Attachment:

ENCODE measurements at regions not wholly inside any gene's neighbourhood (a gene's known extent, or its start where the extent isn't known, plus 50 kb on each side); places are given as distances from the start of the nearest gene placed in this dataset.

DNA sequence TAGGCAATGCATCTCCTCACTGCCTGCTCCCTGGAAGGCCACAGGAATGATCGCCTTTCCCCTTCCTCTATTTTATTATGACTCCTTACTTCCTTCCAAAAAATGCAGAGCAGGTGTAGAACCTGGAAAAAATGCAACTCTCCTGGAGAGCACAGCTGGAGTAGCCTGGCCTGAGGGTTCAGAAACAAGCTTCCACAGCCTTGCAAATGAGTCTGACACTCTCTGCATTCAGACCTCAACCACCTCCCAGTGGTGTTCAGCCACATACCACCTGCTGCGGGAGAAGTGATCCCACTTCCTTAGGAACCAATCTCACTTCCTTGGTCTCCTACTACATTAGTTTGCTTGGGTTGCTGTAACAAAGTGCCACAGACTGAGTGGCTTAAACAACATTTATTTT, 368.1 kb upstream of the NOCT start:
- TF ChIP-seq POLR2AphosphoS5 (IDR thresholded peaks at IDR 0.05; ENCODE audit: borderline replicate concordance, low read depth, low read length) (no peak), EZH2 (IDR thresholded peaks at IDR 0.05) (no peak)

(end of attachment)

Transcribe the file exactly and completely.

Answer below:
ENCODE measurements at regions not wholly inside any gene's neighbourhood (a gene's known extent, or its start where the extent isn't known, plus 50 kb on each side); places are given as distances from the start of the nearest gene placed in this dataset.

DNA sequence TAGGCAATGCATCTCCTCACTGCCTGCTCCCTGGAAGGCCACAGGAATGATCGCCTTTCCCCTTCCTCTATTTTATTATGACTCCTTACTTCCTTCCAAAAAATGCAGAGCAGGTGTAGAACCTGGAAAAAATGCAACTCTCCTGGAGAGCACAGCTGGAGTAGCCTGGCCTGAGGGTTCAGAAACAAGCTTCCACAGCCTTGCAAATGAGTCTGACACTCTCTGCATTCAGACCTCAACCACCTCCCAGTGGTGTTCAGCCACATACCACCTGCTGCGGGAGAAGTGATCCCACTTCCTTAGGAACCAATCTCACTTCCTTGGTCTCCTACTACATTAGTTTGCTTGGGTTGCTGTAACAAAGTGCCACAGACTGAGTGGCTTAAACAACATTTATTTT, 368.1 kb upstream of the NOCT start:
- TF ChIP-seq POLR2AphosphoS5 (IDR thresholded peaks at IDR 0.05; ENCODE audit: borderline replicate concordance, low read depth, low read length) (no peak), EZH2 (IDR thresholded peaks at IDR 0.05) (no peak)